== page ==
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527 Reform Could Boost Party Committees

Lost amid the focus on legislation passed by the House on Wednesday to regulate soft-money "527" organizations is a provision in the bill that would lift the current caps on party committees' coordinated contributions to campaigns.

Under the legislation, national party committees could donate unlimited sums to individual campaigns and work with the campaigns directly to decide how those dollars are spent. Current law prohibits the Democratic Congressional Campaign Committee and the National Republican Campaign Committee from giving more than $79,000 in coordinated funds to House candidates; the limits for the parties' two Senate committees are higher -- ranging from $79,000 to $2 million per candidate.

Arguably, waiving these limits would have a more direct impact on the 2006 elections than the curtailing of large-dollar donations from individuals to various 527 issue groups. While 527s like America Coming Together, the Media Fund, Progress for America and Swift Boat Veterans for Truth were a major factor in the 2004 presidential election, there is little proof that affluent individuals have much interest in spending to influence specific House and Senate elections. In the aftermath of the passage of the Bipartisan Campaign Reform Act in 2002, several groups were formed to direct soft money to congressional elections; none was successful.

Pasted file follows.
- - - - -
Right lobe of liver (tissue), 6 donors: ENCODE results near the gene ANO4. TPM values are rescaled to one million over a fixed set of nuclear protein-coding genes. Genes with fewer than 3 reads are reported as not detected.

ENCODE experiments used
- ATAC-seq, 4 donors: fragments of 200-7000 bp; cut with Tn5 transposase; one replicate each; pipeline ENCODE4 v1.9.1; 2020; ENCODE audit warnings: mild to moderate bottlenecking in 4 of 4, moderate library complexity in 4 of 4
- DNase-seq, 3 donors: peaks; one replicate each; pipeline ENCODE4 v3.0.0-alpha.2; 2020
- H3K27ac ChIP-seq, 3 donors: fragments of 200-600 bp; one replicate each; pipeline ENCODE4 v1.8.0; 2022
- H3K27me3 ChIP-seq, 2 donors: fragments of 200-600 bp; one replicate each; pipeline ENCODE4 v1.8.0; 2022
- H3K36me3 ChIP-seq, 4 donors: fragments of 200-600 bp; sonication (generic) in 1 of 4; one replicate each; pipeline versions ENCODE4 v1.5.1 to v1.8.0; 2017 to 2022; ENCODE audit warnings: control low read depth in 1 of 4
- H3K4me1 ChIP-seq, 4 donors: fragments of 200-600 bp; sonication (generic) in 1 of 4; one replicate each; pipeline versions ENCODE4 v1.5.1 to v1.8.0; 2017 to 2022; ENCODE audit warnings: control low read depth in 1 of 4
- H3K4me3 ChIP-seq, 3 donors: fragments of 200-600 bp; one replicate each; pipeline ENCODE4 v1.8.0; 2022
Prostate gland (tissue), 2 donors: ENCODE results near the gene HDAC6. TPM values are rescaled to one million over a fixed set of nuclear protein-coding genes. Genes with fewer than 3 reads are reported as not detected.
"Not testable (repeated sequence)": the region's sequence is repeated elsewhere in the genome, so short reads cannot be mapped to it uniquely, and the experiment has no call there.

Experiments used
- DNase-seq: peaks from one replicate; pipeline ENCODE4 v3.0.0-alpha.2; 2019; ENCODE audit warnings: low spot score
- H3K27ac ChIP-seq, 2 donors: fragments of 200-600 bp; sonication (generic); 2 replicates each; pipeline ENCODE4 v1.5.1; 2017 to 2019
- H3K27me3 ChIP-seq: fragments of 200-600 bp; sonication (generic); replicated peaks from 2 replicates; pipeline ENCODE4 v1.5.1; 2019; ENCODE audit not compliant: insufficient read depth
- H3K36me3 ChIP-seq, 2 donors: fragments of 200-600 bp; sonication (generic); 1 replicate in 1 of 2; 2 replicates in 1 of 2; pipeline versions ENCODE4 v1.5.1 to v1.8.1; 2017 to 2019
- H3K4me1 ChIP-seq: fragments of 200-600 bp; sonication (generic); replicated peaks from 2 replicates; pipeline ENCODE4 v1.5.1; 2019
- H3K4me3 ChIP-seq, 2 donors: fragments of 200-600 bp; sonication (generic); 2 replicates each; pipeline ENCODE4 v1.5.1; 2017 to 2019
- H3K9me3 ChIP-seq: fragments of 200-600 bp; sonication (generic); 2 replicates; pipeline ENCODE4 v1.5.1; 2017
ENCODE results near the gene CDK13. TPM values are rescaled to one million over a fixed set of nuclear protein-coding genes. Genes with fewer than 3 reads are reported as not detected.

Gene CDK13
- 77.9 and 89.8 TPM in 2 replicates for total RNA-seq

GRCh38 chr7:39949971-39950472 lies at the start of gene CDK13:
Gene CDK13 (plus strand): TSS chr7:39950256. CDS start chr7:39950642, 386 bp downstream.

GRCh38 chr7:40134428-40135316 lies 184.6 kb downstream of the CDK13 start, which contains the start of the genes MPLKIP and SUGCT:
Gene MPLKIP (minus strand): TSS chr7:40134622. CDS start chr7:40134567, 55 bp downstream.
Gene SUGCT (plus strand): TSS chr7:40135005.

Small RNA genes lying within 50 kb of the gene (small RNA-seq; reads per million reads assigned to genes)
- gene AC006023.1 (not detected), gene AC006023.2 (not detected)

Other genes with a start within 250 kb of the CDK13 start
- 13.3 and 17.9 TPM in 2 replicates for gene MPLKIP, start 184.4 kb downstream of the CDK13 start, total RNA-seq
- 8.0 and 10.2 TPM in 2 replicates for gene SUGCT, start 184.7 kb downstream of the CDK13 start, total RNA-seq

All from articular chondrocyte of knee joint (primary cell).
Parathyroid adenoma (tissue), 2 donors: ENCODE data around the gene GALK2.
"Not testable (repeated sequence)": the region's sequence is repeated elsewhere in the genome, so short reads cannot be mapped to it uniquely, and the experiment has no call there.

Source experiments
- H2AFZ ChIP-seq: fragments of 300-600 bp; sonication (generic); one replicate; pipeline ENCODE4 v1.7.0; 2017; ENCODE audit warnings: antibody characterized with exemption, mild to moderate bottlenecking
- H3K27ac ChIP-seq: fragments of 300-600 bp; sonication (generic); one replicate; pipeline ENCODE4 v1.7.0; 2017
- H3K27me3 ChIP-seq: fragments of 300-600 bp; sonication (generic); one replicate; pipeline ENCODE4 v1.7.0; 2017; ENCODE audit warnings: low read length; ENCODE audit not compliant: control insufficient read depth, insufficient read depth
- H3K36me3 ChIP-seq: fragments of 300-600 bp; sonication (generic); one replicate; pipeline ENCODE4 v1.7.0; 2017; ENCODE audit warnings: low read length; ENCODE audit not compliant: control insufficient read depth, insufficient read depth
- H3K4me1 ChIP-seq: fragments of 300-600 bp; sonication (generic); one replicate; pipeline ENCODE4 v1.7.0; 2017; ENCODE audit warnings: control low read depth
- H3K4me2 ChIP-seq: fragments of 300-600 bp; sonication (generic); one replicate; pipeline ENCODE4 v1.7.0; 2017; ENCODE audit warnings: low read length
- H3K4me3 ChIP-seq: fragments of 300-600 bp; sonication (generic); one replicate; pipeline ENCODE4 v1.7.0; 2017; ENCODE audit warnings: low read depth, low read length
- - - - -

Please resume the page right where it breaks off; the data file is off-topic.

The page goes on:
Given the strict coordination limits currently in place, the national party committees spend most of the millions they raise on independent expenditure (IE) campaigns, which typically take the form of massive television advertising buys. The committees can spend unlimited dollars on IE campaigns; the catch is that they are not allowed to have any interaction with the campaigns those ads are designed to benefit.

The bill passed by the House yesterday would render IE campaigns unnecessary since it would allow party committees to spend unlimited sums and coordinate those expenditures with the candidates.

There are several other major advantages for party committees if they are allowed to funnel unlimited dollars to a candidate and offer advice on how it is spent.

First, broadcasters are mandated to offer political candidates the lowest unit rate when they are buying ad time, a courtesy they are not required to extend to party committees. As a result, the cost for a week of advertising when purchased by a candidate instead of a party committee is often 20 to 30 percent less. Translation: More bang for the buck.

Second, no ad paid for by a candidate can be taken off the air. Party committee ads are regularly pulled over questions of accuracy as both sides push the legal limit of what they can get away with saying. A waiving of the coordinated limits would put many of the messages currently handled by the committees into the hands of the candidates, making it extremely difficult for the other side to have a questionable ad removed.

Who would benefit? On the House side, it's Republicans, who have a considerable cash-on-hand edge over the DCCC. But on the Senate side, Democrats have turned the traditional Republican advantage on its head -- with a nearly two-to-one cash edge at the end of February.

By Chris Cillizza  |  April 6, 2006; 2:43 PM ET
Categories:  House , Senate  
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